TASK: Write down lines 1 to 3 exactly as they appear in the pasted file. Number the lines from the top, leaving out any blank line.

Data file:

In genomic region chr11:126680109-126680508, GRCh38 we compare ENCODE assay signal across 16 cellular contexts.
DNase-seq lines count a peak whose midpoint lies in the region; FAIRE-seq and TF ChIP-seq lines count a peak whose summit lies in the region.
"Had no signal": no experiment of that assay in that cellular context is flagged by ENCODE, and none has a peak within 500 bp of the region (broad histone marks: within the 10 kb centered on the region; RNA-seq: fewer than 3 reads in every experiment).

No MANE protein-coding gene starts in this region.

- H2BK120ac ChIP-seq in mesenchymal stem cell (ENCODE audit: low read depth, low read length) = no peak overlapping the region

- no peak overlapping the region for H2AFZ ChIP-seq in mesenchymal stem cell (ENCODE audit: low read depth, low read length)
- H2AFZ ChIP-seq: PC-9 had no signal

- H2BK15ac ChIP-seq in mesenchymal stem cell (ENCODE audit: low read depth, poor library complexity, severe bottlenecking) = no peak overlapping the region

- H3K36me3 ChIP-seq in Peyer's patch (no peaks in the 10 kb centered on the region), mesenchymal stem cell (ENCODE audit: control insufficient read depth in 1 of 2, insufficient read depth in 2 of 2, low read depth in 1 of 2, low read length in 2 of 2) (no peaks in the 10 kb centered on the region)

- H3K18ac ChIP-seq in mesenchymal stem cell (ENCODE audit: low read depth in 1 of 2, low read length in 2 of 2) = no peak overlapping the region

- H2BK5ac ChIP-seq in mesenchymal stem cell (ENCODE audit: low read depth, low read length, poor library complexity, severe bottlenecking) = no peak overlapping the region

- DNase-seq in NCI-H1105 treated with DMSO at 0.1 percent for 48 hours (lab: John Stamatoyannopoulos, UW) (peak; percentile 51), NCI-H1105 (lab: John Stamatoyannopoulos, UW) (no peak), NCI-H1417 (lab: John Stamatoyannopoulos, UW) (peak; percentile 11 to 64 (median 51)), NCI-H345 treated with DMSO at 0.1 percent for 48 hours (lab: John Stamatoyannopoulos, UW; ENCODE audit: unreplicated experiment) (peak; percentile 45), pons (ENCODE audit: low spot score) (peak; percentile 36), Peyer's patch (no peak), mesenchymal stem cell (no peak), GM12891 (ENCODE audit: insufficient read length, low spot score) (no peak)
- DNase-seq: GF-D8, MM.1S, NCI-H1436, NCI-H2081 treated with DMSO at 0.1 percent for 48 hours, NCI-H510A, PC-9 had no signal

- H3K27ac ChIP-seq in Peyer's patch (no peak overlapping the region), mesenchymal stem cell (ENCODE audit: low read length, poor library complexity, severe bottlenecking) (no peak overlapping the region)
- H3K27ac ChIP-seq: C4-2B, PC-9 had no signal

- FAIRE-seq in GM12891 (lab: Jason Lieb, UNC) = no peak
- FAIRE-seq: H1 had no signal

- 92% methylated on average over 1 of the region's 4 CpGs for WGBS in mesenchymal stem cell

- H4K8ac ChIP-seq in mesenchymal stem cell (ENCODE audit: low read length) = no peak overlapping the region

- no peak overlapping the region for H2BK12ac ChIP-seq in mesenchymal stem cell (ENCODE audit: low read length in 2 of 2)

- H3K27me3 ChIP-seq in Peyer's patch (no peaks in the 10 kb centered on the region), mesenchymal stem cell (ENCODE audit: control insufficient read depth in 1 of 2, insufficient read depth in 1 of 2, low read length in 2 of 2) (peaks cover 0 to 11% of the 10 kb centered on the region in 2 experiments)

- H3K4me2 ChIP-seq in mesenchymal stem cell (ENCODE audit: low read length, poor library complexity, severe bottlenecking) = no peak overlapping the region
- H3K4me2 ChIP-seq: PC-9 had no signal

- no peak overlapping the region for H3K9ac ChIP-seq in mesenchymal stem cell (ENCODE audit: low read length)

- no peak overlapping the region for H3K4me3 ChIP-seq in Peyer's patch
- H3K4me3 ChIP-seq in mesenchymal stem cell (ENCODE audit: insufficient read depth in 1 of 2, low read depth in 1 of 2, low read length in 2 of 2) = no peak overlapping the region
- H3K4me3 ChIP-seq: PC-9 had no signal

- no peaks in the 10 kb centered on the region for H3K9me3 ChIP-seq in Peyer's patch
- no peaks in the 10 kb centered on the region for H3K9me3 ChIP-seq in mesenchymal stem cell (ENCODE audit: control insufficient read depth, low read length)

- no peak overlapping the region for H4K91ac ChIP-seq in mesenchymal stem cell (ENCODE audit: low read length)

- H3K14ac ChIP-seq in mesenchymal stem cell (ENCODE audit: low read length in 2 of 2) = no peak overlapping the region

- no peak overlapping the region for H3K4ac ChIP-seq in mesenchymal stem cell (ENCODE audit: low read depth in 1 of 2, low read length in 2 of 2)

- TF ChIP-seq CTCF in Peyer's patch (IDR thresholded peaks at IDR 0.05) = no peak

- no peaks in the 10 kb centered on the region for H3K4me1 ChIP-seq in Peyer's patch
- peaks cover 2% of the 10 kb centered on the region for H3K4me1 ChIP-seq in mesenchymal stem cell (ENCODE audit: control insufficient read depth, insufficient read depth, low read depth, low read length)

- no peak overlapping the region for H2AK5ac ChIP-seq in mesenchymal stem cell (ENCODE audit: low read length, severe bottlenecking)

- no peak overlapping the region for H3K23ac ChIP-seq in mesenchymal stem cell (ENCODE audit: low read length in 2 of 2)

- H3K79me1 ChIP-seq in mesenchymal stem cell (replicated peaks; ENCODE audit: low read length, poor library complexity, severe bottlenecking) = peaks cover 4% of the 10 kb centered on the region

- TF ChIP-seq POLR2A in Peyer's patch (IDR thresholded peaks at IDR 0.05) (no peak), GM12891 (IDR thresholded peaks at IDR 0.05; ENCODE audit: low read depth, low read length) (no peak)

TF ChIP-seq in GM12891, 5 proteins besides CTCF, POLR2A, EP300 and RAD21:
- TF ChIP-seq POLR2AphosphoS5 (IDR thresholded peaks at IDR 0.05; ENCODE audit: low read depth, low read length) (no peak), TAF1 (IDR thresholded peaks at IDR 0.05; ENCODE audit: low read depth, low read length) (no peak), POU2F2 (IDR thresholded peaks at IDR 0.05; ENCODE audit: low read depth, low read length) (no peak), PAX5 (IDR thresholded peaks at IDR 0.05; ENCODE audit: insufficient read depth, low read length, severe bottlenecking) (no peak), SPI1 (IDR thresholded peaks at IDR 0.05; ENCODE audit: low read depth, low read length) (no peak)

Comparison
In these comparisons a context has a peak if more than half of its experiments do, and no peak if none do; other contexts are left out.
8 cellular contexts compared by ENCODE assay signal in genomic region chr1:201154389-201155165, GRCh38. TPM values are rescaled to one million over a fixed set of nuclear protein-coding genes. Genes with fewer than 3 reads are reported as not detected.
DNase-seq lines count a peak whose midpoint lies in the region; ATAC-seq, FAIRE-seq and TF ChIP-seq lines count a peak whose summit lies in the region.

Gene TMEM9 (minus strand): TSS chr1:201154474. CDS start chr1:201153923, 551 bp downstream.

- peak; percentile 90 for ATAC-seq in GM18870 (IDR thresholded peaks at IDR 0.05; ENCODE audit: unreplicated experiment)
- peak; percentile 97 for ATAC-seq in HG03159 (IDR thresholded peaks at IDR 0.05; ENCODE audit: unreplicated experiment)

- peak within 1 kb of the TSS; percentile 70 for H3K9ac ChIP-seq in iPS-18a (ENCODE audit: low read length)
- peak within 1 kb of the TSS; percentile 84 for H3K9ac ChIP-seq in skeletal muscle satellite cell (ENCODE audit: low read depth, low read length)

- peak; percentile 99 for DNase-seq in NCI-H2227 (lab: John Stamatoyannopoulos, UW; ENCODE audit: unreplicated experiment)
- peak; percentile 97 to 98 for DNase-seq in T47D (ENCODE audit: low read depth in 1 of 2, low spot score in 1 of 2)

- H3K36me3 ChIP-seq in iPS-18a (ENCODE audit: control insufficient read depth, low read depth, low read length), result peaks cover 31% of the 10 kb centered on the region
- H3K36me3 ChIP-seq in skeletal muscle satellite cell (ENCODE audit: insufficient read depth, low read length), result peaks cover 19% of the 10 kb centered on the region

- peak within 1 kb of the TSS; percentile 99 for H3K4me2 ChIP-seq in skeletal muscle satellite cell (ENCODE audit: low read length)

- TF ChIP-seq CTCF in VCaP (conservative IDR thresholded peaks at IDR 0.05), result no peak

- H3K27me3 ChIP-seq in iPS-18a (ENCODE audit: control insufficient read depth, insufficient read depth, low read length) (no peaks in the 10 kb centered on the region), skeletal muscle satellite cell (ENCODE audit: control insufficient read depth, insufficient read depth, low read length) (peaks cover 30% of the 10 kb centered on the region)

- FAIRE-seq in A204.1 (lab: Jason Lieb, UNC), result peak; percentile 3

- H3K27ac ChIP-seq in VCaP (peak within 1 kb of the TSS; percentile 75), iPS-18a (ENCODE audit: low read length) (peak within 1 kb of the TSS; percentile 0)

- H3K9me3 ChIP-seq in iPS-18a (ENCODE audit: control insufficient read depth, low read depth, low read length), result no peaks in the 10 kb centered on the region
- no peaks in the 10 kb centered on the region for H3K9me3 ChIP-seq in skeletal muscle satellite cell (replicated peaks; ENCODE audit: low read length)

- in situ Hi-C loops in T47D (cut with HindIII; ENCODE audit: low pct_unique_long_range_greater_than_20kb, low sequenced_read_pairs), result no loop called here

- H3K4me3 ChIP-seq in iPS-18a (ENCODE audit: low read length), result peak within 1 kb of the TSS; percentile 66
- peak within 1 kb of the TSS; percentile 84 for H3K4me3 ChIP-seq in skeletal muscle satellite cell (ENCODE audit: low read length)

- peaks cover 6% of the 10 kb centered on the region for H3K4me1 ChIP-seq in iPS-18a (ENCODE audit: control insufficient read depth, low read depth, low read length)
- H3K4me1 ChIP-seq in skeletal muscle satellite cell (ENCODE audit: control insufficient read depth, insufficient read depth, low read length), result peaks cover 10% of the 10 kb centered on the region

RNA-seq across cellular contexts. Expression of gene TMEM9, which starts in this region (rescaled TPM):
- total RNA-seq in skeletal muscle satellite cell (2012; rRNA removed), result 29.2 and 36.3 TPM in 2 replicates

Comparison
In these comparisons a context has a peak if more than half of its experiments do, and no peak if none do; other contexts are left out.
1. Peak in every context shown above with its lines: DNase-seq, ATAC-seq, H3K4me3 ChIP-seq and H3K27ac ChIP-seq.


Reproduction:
In genomic region chr11:126680109-126680508, GRCh38 we compare ENCODE assay signal across 16 cellular contexts.
DNase-seq lines count a peak whose midpoint lies in the region; FAIRE-seq and TF ChIP-seq lines count a peak whose summit lies in the region.
"Had no signal": no experiment of that assay in that cellular context is flagged by ENCODE, and none has a peak within 500 bp of the region (broad histone marks: within the 10 kb centered on the region; RNA-seq: fewer than 3 reads in every experiment).